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Chronic Facial Paralysis

Chronic Facial Paralysis

Facial paralysis is the loss of facial muscle movement due to a weakened or damaged facial nerve, usually occurring on one side of a patient’s face. Causes of facial paralysis or facial weakness include trauma to the face or skull, or a tumor in the head or neck, among other causes. “Chronic” facial paralysis refers to long-standing weakness or immobility of the muscles of the face (for example, an inability to smile). In general, facial paralysis is considered “chronic” if it has lasted for longer than one year since initial symptom onset.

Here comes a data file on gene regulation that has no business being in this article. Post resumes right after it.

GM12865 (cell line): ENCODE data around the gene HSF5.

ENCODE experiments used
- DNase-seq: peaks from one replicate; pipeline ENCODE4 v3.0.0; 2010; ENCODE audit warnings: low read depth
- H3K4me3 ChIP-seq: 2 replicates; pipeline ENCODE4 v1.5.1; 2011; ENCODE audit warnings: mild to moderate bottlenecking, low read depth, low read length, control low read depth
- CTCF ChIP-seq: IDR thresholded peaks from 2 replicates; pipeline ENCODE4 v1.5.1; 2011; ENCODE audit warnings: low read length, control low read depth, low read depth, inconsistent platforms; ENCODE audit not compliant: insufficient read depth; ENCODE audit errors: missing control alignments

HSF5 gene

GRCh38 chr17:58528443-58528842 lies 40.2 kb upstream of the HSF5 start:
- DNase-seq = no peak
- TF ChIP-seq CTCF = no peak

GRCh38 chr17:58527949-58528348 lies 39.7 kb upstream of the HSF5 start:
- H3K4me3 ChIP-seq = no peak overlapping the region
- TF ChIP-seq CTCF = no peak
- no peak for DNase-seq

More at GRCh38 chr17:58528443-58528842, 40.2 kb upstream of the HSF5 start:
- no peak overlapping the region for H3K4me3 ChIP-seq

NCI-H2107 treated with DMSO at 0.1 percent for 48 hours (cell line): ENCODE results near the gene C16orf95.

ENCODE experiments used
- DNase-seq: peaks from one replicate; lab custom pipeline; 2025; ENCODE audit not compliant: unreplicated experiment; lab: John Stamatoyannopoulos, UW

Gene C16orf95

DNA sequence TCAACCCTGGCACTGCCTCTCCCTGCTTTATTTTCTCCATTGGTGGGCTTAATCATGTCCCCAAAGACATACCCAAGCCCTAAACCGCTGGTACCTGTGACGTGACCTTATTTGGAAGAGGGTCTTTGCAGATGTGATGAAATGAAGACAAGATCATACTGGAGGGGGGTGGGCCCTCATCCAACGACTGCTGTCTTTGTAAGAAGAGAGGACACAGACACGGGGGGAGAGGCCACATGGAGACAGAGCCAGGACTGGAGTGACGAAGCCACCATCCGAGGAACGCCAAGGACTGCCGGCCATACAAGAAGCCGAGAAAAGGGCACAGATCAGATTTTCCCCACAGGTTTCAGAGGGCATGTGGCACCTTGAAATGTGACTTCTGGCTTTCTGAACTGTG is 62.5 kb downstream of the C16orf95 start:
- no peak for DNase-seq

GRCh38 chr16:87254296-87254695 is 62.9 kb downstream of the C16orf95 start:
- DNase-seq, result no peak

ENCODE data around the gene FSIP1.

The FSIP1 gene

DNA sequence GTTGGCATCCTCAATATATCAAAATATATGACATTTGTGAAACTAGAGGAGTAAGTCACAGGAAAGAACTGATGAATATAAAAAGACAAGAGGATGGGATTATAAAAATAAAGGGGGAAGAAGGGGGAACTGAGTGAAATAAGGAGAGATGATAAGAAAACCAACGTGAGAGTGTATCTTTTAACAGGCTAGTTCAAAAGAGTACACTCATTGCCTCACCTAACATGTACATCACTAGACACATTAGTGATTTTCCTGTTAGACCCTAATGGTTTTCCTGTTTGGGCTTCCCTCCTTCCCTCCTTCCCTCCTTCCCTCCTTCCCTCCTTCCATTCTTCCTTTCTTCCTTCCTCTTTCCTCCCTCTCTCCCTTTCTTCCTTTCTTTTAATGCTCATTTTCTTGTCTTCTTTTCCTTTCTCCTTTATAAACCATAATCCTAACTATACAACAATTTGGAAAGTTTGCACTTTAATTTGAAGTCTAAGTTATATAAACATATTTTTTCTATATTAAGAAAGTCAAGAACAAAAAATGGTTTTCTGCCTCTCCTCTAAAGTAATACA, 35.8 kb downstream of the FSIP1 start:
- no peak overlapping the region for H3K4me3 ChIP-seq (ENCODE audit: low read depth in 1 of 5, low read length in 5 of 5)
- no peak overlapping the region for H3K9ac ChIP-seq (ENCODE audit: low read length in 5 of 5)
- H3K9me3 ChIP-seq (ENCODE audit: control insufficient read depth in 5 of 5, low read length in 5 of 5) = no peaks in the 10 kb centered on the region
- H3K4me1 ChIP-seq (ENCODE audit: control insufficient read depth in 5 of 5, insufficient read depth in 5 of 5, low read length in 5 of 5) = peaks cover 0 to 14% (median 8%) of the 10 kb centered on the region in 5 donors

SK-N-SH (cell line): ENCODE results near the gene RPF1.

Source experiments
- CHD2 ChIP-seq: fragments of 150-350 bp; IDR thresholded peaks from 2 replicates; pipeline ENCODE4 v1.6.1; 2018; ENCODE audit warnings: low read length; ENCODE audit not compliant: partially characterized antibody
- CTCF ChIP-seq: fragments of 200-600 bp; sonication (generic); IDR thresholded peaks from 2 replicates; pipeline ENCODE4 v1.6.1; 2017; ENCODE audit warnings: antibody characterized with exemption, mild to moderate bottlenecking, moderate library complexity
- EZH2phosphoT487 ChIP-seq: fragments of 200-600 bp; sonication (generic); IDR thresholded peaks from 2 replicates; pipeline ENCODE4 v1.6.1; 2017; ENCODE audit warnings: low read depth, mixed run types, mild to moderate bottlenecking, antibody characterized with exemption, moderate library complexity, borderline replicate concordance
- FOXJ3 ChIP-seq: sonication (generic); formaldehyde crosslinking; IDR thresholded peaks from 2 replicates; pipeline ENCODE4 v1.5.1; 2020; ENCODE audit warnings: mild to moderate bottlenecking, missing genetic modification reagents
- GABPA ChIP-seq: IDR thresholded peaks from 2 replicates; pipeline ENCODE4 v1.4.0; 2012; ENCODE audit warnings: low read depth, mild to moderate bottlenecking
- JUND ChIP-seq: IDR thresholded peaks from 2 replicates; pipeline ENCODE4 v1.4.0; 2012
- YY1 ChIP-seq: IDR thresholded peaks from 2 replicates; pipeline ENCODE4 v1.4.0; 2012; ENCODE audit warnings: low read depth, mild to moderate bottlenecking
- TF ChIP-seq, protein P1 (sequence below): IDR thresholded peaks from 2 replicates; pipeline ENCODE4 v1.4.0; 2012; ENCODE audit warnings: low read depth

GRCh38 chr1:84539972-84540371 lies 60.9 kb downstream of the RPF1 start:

What are the signs and symptoms of chronic facial paralysis?

  • Loss of facial muscle movement on one or both sides of the face for a year or longer
  • Inability to smile

Related to Chronic Facial Paralysis

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